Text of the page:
But let me defend myself against the second half of your statement by saying that my focus on cooking pizza at home may be excessive, but our coverage of home pizza-making versus ordering pizza out on Slice is pretty far skewed towards the order-out crowd. If you check out the front page today, there's one article reviewing the new KettlePizza, one recipe, one taste test, and a 15 reviews or pizza news stories. Do you really think so little of our readers' intelligence that they'd be so blinded by our obsessive 3-article coverage of home pizza-making that they'll completely bypass the other 15 articles on the page, or worse, forget that Domino's is just a few clicks away if they suddenly crave it?
And while it's true—there has been an enormous increase of the availability of quality pizza all around America, that increase is largely irrelevant to the majority of the population. For your average American living outside of, say, Brooklyn, New Haven, Chicago, or the immediate vicinity of Pizzeria Bianco in Phoenix, getting great pizza is still not easy. When you do happen to live in vicinty of decent pizza, it's easy to forget that.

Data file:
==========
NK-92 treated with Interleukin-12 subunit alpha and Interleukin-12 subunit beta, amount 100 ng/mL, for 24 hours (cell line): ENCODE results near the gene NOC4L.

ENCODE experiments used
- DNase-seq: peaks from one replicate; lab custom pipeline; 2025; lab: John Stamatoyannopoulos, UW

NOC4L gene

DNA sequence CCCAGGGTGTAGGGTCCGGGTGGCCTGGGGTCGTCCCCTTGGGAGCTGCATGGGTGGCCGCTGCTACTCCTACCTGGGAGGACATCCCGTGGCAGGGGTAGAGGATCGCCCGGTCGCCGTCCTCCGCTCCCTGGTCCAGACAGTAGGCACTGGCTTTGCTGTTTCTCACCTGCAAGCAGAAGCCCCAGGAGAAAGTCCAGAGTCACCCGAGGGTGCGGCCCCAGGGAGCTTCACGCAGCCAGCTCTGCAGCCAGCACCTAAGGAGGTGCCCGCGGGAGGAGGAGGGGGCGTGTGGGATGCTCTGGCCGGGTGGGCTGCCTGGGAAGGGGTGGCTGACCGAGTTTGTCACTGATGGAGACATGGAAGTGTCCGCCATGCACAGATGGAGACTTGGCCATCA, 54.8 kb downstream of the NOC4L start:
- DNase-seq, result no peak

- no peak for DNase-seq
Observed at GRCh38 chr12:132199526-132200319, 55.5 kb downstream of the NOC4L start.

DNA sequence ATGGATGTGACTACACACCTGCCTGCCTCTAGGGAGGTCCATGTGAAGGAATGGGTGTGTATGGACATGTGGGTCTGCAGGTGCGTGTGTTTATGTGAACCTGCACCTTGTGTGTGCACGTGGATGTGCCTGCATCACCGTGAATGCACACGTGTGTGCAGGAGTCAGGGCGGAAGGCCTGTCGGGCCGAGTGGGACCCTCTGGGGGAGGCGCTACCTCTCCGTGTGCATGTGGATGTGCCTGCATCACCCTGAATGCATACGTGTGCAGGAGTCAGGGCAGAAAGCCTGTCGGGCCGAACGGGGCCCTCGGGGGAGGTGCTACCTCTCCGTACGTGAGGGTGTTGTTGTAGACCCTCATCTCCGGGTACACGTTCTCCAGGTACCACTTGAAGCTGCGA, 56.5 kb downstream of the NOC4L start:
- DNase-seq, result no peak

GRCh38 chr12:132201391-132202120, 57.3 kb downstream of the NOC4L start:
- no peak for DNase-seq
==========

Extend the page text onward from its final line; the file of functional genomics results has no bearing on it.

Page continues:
Even the mom and pop joints in small towns are often no better than the nationwide chains, and many times worse. From a macro perspective, the map of the U.S. may be slowly filling in with good pizza, but drop a pin in a random location (or even a location weighted by population), and you're unlikely to hit one. Fact is, unless you are lucky enough to live in delivery range of one of the good ones, are willing to travel great distances for good pizza, or make it yourself, America remains a pizza desert.
Heck, I live in Manhattan, and I can't even get good pizza delivered to my door. Domino's is literally the best pizza I can get through delivery. For decent New York pizza, I've got to take a train five stops, then walk six blocks to Sal and Carmine's. For really great New York Pizza that can match what I make at home, I'm looking at an hour long trip each way.
The terrible pizza blight known as the dollar slice has become so rampant in New York that it's now difficult to find good New York-style slices in once pizza-rich neighborhoods like the Lower East Side. Possible, but more difficult.*
*Neapolitan pizza, on the other hand, is increasingly widely available in and out of New York